In the same way that our pop culture tells us, in movies and songs, that we should "believe", while quite carefully avoiding the thorny question of "believe what?", so those who are "pro choice" but claim they are not "pro abortion" tell us that a person can "choose" without choosing anything in particular.
Thus, a friend of mine tells me that to be "pro choice" is not to endorse abortion, but simply to recognize a woman's right to decide for herself. "To decide what?" is left conveniently vague. This odd little semantic game is apparently all the rage among the "pro choice" crowd, at least those who are seeking to soothe a troubled conscience with half-hearted logic and bad grammar.
The typical man on the street will, in a similar way, tell you that he's all for faith, that having faith is a great thing. "Believe!" is a kind of bumper sticker slogan these days. But whether that belief should be in Allah, Obama or Jesus Christ the Son of God is left unmentioned.
Beyond that, each of us is constantly admonished to "believe in yourself".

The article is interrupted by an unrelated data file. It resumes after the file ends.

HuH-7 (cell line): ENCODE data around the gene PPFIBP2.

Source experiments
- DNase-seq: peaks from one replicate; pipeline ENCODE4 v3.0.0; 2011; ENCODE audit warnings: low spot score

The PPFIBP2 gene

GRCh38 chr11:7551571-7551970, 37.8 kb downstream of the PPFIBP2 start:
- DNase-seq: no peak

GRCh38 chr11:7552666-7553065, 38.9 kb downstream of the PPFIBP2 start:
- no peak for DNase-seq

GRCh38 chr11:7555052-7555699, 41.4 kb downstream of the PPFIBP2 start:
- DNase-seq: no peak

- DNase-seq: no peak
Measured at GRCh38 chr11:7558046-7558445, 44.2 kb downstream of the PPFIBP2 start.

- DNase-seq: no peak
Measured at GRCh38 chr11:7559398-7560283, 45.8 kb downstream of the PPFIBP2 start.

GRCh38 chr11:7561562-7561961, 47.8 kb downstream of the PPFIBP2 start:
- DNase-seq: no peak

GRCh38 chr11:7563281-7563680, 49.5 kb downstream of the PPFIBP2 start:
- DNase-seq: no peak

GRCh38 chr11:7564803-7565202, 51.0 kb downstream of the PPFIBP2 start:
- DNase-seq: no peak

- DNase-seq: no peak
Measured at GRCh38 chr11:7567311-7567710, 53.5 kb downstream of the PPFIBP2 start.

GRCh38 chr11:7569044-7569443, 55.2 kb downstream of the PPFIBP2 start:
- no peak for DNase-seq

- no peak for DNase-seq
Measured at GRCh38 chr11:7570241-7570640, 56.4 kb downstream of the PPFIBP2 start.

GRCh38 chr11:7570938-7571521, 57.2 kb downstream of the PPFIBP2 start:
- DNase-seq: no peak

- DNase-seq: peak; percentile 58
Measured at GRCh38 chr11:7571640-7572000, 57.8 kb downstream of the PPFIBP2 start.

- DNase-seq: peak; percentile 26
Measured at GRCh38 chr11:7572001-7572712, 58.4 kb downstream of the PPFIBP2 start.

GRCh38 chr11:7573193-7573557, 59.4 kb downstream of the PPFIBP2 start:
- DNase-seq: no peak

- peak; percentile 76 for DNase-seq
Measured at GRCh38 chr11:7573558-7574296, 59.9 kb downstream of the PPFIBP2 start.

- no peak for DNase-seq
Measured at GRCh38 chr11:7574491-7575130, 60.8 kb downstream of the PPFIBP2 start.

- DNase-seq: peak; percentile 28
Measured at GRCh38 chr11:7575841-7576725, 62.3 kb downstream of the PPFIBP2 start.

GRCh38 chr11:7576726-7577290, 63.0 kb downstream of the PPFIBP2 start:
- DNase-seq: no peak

Think about that for a moment - "believe in yourself". What kind of people believe in themselves? Well, I can think of one that did and one that didn't. Charles Manson believed in himself, but Mother Teresa never bothered to. She had someone much more important to believe in.
This is all a form of subjectivism, so much so that one can diagram the disease as one would a sentence. We love the Subject, we're crazy about the Verb, but we'd prefer to ignore the Object. In fact, we're not too crazy about the Verb if it's a Transitive Verb, as "to choose" always is.
For if we believe - in what? - in oursleves; and if we choose - choose what? - whatever; then we never have to face the reality of life, we never have to face the object of our choice, the object of our belief, and the objection this object may make.